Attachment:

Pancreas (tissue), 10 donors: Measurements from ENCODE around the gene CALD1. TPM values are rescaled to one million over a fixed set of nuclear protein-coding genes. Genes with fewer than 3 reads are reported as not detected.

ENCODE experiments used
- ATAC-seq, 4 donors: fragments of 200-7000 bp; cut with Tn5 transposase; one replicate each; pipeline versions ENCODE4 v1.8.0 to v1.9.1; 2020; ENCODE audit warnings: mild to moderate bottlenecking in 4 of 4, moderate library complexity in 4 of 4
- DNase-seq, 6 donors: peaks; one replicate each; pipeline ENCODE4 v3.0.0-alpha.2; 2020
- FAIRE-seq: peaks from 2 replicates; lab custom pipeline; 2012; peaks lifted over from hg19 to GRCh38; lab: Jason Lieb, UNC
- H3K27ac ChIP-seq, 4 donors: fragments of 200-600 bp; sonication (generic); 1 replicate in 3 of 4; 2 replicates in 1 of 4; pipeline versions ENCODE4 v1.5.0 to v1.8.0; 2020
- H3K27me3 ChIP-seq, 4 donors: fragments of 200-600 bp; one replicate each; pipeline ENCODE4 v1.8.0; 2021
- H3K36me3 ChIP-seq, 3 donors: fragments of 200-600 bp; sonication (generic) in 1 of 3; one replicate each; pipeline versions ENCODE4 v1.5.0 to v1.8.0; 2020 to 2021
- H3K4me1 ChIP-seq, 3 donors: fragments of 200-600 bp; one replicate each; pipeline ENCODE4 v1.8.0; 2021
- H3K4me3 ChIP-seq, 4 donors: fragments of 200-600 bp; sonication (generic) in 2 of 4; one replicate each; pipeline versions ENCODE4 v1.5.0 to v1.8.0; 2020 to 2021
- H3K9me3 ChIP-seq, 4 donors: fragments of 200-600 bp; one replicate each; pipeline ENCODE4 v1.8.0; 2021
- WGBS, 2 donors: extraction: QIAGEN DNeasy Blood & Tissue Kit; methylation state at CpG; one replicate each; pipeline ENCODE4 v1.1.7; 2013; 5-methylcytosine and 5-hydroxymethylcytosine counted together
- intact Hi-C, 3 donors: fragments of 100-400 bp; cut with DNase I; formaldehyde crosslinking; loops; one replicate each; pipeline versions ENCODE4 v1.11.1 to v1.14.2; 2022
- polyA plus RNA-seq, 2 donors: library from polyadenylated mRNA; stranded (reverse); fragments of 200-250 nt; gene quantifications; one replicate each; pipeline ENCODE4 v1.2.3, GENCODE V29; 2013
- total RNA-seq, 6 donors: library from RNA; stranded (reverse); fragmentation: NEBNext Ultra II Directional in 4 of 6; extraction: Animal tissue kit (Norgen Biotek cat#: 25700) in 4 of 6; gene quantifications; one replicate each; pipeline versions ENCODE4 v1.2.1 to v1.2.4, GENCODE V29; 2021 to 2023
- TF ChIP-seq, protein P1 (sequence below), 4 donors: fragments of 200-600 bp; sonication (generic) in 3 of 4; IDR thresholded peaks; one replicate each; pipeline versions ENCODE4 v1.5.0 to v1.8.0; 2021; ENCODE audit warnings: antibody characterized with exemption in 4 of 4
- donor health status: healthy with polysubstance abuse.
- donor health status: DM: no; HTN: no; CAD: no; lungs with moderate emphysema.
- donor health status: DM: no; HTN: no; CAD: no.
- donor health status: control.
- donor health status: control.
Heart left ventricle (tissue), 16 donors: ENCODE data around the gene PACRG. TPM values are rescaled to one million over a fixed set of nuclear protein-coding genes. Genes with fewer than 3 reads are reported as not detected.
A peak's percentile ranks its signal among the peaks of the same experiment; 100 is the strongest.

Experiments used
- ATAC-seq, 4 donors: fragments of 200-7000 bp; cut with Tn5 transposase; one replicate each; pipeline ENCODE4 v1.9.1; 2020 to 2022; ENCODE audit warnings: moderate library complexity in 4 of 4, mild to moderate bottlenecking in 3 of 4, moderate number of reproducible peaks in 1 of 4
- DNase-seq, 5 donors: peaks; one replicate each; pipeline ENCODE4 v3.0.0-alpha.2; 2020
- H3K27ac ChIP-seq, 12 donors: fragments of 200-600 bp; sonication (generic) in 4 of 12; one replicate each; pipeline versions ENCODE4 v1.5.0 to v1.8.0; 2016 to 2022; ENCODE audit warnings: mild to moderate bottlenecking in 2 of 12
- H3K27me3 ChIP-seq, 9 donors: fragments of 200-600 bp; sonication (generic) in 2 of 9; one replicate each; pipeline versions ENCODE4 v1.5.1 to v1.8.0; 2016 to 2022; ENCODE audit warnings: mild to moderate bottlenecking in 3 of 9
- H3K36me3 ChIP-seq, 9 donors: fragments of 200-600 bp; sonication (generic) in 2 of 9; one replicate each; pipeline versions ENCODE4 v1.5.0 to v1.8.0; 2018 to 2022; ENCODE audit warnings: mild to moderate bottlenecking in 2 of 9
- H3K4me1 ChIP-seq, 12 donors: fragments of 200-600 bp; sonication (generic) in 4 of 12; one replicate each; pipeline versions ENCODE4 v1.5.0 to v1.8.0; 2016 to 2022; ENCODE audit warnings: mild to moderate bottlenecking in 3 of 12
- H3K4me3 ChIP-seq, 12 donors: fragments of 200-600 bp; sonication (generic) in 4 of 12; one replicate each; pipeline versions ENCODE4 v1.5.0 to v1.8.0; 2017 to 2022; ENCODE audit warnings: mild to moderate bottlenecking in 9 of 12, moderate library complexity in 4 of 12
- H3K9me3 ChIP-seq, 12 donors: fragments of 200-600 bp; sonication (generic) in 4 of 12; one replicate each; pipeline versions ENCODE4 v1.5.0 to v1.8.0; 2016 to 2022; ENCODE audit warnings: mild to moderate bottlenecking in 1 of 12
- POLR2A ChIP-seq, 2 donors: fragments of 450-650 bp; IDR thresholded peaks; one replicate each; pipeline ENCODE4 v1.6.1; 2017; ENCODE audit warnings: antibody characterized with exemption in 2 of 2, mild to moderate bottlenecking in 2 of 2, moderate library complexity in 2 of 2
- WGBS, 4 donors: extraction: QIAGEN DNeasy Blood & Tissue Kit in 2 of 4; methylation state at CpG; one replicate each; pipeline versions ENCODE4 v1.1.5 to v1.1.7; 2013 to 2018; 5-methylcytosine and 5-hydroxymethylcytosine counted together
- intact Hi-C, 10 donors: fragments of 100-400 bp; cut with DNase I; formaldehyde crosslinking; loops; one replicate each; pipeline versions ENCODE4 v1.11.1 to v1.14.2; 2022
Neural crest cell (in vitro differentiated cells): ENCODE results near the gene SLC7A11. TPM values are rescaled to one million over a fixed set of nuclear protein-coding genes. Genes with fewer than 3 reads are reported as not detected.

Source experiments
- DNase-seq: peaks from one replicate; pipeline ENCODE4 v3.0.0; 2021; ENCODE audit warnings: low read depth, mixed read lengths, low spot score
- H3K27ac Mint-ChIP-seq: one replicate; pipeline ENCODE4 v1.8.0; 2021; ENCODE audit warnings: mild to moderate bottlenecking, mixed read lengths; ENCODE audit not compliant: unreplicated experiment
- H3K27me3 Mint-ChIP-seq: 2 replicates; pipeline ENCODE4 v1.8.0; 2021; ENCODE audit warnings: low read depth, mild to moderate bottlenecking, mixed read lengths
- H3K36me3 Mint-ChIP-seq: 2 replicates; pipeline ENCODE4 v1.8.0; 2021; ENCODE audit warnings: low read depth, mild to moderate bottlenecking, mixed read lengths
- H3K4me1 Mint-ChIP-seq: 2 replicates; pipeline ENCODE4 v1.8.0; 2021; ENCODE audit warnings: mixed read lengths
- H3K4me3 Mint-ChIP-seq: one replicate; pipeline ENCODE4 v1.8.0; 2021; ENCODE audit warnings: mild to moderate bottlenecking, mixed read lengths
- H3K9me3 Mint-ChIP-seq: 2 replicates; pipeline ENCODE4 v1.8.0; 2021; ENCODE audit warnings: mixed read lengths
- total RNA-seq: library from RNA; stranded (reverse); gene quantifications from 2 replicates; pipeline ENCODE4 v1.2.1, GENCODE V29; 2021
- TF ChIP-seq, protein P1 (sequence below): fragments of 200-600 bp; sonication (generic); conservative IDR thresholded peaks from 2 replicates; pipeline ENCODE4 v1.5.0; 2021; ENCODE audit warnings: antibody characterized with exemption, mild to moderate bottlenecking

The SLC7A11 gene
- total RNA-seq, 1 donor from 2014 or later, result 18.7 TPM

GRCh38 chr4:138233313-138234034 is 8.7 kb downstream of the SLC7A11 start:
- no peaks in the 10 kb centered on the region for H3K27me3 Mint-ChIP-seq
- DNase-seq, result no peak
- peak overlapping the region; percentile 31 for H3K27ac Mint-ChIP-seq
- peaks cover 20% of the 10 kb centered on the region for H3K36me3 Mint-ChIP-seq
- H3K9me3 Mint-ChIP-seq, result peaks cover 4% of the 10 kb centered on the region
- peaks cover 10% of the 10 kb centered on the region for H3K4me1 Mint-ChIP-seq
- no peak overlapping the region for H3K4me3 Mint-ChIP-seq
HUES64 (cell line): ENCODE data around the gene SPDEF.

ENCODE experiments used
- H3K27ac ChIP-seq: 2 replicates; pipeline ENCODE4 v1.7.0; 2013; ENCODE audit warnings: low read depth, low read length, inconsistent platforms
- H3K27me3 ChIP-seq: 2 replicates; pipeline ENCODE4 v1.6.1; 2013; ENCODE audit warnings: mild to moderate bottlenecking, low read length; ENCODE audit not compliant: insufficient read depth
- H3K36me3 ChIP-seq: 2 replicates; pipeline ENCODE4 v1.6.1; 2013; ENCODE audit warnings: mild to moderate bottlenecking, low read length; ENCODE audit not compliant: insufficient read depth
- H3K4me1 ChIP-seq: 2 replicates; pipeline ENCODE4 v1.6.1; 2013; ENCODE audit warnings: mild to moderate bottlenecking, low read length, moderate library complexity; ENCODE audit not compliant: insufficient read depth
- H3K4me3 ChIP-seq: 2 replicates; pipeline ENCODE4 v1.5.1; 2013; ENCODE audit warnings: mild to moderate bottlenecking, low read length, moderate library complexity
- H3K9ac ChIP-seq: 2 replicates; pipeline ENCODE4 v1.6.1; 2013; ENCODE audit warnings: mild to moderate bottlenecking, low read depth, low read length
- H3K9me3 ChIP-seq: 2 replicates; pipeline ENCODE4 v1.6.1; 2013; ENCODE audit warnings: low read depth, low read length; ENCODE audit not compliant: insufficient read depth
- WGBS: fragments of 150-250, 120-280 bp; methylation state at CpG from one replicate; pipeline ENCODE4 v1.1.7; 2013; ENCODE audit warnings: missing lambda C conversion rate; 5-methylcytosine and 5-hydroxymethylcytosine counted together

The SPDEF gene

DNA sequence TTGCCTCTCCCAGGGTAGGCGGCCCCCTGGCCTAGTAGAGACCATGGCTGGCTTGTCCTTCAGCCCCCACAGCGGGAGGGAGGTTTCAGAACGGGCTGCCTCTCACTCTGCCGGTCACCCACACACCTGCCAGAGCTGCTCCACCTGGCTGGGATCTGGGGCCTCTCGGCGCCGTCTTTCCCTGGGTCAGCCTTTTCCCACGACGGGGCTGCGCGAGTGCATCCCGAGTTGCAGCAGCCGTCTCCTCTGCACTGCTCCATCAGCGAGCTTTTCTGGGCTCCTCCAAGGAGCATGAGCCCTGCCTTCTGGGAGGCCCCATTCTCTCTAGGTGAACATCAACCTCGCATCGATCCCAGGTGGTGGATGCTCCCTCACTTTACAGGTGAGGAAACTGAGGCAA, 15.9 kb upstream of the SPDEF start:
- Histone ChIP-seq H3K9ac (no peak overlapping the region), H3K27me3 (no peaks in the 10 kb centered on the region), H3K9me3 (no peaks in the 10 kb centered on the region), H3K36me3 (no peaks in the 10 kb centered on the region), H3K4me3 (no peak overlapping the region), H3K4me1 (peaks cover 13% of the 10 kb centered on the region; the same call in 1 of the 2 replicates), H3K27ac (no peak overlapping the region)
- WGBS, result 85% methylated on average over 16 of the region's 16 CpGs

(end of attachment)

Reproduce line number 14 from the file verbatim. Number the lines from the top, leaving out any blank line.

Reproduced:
- polyA plus RNA-seq, 2 donors: library from polyadenylated mRNA; stranded (reverse); fragments of 200-250 nt; gene quantifications; one replicate each; pipeline ENCODE4 v1.2.3, GENCODE V29; 2013